Scott Bomboy

Scott Bomboy

On May 18, 2021, Pennsylvania voters head to the polls for municipal primary elections, except for nearly 1.3 million registered taxpayers barred from casting ballots. And I am one of that group — an independent voter.

Today, about 15% of registered state voters are not Democrats or Republicans. In Bucks County, that number is closer to 17% and growing. And on May 18, I’ll be at outside my polling place in Perkasie Borough, talking to residents, as an elected councilman. But there’s no voting for me.

In 2016, voters paid about $2.30 each in taxes to fund the 2016 Pennsylvania primary. Independent voters paid $2.8 million as a group for the right not to vote in the primary that year. Elections in Pennsylvania cost a lot more now with new voting systems put in place.

Pennsylvania and 8 other states have closed primary systems, where only Democrats and Republicans can vote, unless there is a special election or constitutional referendum. To be sure, a system forcing people to pay for elections and barring them from voting at the same time violates our democracy’s purest principal: no taxation without representation.

Don’t expect that to change right now in the Keystone state. However, voter trends will force the state to open up its primary system eventually. Take my case as an example.

In 2018, I dropped my party affiliation for several reasons. I am editor of a non-partisan center that deals with constitutional issues. I’m also an elected official in Perkasie Borough, outside of Philadelphia. Occasionally, I write about local political issues when there is a constitutional problem. I felt there could be a perceived conflict as an elected official belonging to a party presenting myself as non-partisan authority. Also, in local politics, people come first, not political parties. I didn’t need to be a Democrat or Republican to be an effective leader.

My example isn’t typical, and voters become independent, non-affiliated or third-party members for many other reasons. And ironically, my vote may count more toward settling general elections. In Pennsylvania, more than 450,000 voters dropped their Democratic and Republican affiliation since 2008. In the last two presidential elections, about 115,000 voters became independents, non-affiliated, or minor-party voters.

Those may not seem like big numbers, but in Bucks County, the independents now play a big role in county elections. In March 2021, Democrats accounted for 42.9% of Bucks County voters and Republicans had 40.3%. The gap between Democrats and Republicans was 2.6%. The independents have nearly 17% of the remaining votes, so the independent vote can sway an election for the commissioners and the row offices.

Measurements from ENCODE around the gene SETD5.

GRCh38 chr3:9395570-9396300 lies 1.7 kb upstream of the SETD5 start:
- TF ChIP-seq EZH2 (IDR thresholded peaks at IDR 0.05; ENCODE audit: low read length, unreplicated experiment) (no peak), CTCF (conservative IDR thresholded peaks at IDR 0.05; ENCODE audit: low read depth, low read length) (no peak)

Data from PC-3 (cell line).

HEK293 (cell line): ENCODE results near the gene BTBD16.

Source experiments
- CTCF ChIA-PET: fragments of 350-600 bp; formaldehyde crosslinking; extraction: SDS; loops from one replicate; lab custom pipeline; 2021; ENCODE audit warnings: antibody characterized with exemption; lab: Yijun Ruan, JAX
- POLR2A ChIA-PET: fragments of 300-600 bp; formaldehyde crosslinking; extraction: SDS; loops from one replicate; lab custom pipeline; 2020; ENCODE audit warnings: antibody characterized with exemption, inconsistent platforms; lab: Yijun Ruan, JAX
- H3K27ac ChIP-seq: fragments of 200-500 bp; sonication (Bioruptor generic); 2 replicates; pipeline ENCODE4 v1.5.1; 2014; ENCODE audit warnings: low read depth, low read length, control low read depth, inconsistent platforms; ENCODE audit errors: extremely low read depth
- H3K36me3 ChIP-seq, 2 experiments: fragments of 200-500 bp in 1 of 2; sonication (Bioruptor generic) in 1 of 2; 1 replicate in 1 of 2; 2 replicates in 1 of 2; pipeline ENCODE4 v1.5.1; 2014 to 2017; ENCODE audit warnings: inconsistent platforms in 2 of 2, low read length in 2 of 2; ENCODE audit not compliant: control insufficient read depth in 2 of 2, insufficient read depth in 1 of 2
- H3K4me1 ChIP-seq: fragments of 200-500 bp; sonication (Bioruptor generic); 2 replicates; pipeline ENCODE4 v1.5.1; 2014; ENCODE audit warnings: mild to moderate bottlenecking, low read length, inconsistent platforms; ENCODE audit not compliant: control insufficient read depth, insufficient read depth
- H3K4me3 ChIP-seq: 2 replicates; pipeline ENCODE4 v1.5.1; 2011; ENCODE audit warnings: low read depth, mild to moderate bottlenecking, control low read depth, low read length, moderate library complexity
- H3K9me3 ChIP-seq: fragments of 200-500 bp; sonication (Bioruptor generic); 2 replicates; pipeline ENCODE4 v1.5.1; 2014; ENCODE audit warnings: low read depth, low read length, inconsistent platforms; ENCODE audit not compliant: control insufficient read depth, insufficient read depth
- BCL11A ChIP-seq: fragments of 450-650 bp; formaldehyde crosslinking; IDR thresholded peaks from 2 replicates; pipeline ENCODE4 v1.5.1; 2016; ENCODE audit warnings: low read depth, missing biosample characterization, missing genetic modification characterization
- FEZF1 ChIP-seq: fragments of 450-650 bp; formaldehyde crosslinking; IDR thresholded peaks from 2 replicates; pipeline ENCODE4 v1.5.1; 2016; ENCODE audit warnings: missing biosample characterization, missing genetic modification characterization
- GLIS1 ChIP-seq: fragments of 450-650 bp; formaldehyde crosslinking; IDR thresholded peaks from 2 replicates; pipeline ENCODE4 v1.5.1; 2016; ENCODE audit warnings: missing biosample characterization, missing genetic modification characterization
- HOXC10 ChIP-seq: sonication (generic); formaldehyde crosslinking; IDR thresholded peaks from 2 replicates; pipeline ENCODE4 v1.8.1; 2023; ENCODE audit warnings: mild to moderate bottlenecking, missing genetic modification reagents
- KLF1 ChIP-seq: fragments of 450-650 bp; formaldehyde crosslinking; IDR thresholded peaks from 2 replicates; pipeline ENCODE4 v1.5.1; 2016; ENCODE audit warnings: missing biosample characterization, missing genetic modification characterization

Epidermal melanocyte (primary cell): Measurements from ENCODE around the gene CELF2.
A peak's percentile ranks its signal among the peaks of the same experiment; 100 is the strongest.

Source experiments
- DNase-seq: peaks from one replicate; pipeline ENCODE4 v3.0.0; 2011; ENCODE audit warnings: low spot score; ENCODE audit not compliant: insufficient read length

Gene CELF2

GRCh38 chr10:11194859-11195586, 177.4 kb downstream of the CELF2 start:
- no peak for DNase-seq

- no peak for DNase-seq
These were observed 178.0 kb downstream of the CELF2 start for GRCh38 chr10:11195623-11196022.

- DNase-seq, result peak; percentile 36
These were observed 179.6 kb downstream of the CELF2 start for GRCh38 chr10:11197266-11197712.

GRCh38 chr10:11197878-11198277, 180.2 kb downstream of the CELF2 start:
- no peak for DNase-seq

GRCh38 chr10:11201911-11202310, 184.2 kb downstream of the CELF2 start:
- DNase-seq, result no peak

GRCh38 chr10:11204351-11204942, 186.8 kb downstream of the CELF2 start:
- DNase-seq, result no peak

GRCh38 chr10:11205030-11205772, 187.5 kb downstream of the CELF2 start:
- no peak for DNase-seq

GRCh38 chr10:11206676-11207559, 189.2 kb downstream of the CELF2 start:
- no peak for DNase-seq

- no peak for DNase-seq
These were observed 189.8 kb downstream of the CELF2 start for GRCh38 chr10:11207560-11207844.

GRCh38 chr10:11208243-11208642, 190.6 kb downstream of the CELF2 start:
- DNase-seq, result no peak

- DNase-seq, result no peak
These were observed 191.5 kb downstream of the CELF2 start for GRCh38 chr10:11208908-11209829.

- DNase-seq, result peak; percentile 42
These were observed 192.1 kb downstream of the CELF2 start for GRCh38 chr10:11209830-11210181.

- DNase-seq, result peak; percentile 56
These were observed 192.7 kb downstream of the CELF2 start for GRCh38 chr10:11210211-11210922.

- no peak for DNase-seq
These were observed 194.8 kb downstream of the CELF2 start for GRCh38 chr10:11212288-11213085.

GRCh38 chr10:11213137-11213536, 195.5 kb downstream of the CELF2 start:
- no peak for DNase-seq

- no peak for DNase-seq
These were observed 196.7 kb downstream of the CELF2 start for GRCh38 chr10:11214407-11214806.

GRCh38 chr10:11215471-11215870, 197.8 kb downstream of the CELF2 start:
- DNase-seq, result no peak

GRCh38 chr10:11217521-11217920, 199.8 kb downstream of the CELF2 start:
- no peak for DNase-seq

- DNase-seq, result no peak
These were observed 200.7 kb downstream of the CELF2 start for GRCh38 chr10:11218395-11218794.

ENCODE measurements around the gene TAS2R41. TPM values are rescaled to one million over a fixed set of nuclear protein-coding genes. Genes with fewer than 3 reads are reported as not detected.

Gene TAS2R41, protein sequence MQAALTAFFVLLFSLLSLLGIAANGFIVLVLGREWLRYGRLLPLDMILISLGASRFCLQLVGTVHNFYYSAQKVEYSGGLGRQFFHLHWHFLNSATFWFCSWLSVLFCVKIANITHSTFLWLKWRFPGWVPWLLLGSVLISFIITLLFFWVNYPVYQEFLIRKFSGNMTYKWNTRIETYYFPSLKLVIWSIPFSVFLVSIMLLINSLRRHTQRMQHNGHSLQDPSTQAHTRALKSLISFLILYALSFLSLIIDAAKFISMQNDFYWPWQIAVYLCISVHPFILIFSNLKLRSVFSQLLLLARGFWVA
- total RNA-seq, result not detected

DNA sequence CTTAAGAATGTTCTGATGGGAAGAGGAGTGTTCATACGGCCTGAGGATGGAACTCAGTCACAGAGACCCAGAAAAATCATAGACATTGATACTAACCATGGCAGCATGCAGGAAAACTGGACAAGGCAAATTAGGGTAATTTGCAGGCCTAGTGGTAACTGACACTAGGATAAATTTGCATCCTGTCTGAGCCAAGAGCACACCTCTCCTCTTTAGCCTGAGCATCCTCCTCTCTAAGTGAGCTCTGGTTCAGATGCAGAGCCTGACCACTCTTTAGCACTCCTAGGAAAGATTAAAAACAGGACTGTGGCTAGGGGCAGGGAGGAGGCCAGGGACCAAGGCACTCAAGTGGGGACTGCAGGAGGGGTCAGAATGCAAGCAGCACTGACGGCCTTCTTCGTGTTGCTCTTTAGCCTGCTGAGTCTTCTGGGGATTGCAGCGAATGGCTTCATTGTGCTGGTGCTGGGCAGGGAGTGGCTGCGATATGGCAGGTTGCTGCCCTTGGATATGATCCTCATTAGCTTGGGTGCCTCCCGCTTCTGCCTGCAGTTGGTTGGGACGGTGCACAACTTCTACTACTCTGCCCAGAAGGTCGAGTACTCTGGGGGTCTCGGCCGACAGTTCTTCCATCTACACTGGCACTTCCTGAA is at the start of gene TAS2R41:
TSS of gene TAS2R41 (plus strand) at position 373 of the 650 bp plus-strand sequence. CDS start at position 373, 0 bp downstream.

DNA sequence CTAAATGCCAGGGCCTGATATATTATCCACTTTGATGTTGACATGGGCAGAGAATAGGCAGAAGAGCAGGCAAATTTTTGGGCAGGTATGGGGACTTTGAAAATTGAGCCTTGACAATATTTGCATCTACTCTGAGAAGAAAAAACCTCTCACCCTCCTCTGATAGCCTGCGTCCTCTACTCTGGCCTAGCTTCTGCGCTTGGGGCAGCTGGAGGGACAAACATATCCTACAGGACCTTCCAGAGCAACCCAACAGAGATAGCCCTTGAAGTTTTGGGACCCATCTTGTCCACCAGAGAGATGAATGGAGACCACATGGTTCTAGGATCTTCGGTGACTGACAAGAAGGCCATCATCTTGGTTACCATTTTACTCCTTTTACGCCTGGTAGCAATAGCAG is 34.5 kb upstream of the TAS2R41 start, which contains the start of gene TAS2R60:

In Pennsylvania, about 51 percent of voters live in counties like Bucks, where there are more independent voters than the gap between registered Democrats and Republicans. That includes the “collar counties” such as Berks, Chester, Delaware, Lehigh, Montgomery, and Northampton, which played a big role in the 2020 general election.

On the surface, it would make sense for both parties in Pennsylvania to accept open primaries. With more people voting, Democrats and Republicans would get a better sense of where they stand heading into the November election. In 2019 an open primary bill was passed by a 42-8 margin in the state Senate, but the state House refused to consider it.

But things are changing, since more people are switching parties. Statewide between 2008 and 2020, Republicans gained 40% of people who switched political affiliations, compared with just 25% of voters who switched to become independents. So far in 2021, the statewide numbers are nearly reversed, with independents making up 37% of the party-switchers, versus 24% becoming Republicans. In Bucks County this year, nearly 45% of people who switched political affiliations ignored the Democrats and Republicans entirely.

For me as an independent candidate, there is a double whammy: I don’t have easy access to run for re-election this May since primaries usually settle local races. Of the 82 borough council seats in the 2019 Bucks County elections, 56 went uncontested in the primaries. Independents only won two council seats in the November 2019 general election.

However, through Pennsylvania’s arcane election system, as an independent I can run twice for the same office: as a write-in in the primary and as an independent in the fall election. In 2019, eight Bucks County borough council candidates won their opposing party’s nomination by getting people to cast write-in votes. Independents can also file nomination papers and run in the general election.

These various factors make the closed primary system obsolete in Pennsylvania as more independents vote and become candidates like me. It’s just not predictive of how all people will vote in the fall. Hopefully, state lawmakers will see the light and open the primaries to all taxpayers who pay for these expensive elections.

Scott Bomboy has served as councilman for Perkasie Borough’s Ward 3 since August 2016.

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